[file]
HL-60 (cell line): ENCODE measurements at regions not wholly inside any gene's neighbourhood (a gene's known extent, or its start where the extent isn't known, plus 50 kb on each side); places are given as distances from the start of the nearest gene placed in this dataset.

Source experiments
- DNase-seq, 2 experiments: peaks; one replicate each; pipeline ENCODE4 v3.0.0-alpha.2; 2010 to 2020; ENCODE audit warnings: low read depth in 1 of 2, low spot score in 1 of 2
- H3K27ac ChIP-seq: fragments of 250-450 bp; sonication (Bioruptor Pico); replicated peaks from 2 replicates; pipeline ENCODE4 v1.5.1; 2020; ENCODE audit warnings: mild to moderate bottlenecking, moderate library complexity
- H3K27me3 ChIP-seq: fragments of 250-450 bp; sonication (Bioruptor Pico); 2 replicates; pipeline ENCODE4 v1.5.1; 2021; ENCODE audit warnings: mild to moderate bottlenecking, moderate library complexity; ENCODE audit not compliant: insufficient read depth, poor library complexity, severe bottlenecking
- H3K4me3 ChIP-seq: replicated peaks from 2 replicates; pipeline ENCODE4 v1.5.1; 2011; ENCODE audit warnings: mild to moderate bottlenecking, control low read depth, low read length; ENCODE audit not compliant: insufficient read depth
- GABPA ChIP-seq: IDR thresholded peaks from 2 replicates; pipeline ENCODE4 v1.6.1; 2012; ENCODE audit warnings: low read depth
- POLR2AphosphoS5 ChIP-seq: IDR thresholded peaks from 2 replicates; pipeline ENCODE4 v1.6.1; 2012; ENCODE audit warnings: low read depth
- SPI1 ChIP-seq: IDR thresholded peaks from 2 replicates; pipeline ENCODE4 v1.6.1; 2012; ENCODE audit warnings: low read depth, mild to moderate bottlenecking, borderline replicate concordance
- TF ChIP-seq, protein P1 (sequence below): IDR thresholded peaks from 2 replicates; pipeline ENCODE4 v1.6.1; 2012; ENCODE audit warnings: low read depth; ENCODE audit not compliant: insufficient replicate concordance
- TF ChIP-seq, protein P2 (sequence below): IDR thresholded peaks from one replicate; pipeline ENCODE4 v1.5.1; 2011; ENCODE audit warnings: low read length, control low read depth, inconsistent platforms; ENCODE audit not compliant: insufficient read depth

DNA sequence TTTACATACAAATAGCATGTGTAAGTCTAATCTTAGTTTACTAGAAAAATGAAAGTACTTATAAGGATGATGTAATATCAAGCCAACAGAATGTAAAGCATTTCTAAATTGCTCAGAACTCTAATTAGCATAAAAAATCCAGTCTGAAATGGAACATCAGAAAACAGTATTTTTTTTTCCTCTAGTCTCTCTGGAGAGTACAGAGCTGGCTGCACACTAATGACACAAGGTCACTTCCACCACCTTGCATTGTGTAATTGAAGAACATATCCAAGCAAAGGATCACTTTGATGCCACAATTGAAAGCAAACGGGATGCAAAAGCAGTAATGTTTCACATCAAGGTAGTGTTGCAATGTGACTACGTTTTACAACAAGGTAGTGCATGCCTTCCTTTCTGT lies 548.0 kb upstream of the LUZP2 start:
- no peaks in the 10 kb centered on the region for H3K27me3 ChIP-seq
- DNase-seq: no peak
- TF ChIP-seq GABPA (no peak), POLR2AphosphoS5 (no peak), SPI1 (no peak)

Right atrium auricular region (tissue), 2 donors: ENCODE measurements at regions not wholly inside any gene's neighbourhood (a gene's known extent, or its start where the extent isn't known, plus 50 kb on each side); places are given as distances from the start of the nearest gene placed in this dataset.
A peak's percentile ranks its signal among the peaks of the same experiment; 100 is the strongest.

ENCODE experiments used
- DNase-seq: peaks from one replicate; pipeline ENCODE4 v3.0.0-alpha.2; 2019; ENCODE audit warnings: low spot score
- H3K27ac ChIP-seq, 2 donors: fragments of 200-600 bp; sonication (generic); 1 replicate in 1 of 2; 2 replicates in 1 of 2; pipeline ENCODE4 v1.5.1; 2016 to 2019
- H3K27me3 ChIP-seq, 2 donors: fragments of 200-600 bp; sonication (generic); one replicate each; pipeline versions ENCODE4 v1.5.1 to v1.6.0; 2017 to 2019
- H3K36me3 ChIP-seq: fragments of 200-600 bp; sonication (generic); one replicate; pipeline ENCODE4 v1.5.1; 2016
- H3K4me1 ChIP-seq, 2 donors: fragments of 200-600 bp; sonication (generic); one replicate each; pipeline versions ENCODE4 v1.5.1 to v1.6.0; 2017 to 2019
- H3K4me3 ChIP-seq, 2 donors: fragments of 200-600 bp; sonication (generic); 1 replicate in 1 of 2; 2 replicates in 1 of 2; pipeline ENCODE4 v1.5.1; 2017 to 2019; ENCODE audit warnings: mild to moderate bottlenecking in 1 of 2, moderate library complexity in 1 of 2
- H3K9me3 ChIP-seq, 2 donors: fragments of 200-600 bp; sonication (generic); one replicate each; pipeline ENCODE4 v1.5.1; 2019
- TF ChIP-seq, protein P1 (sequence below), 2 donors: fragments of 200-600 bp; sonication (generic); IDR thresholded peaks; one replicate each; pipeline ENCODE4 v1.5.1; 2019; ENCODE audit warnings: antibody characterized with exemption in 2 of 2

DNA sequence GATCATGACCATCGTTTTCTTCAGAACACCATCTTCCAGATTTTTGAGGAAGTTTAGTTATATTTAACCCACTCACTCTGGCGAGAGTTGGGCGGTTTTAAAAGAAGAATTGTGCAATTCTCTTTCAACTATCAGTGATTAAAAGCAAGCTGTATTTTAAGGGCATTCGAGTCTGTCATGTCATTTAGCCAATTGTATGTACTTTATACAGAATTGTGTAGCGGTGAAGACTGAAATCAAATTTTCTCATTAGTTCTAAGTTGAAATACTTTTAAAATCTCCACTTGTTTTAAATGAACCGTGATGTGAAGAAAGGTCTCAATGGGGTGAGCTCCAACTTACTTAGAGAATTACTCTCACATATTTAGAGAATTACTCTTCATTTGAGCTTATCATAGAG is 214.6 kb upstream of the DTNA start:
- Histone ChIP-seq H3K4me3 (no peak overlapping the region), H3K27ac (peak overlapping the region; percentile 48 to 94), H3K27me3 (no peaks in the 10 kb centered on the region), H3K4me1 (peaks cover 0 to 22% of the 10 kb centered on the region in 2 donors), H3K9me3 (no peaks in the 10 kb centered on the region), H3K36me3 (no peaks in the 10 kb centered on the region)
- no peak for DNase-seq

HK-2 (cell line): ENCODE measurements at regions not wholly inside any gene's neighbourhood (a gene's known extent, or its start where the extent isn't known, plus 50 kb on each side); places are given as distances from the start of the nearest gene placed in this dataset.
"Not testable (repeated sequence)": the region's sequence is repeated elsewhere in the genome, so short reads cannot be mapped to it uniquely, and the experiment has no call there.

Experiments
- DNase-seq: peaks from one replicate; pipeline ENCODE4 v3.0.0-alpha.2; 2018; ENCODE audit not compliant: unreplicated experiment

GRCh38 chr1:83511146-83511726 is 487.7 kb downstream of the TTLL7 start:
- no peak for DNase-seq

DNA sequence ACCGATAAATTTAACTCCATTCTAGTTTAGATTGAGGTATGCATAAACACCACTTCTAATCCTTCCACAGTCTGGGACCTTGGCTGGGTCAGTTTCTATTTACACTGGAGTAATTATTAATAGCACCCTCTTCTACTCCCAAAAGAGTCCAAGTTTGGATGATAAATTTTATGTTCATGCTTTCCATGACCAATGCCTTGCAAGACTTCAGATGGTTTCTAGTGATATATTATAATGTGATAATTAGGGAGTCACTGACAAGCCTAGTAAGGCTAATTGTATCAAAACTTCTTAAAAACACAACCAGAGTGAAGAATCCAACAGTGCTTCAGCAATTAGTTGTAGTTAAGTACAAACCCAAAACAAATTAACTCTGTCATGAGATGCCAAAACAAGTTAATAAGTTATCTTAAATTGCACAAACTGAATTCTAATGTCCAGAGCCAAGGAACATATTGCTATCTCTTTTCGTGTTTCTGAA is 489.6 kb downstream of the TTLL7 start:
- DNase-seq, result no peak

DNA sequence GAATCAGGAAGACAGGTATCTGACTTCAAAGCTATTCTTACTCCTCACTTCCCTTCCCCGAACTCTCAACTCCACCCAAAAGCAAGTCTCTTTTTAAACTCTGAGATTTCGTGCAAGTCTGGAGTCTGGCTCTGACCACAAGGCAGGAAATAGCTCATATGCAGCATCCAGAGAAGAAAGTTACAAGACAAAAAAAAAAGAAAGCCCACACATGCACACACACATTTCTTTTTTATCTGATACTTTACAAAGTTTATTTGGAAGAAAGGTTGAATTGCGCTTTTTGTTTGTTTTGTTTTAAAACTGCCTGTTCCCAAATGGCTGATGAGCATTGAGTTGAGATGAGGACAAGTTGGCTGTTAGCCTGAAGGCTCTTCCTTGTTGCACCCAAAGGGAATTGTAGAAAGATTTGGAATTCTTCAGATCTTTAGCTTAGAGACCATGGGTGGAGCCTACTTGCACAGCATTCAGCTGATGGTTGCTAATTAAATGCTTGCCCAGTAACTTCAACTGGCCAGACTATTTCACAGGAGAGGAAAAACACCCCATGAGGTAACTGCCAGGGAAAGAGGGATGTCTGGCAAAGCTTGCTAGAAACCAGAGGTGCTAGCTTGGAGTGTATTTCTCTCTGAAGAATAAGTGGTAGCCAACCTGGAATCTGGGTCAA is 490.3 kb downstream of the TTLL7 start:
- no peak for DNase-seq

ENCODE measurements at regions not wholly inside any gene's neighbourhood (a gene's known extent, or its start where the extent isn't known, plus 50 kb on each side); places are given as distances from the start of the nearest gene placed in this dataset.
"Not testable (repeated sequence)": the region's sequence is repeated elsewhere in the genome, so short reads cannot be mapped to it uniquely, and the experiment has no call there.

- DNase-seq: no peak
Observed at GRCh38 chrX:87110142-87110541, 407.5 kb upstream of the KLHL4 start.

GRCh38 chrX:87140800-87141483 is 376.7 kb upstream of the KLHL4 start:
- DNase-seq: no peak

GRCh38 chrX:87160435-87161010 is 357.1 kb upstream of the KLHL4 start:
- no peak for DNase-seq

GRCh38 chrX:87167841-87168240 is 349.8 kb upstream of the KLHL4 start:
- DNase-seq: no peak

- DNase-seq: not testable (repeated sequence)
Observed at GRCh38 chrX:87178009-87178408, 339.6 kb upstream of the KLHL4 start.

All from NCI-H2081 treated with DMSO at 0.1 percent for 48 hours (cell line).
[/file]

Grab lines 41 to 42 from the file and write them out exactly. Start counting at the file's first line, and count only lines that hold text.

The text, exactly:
"Not testable (repeated sequence)": the region's sequence is repeated elsewhere in the genome, so short reads cannot be mapped to it uniquely, and the experiment has no call there.

- DNase-seq: no peak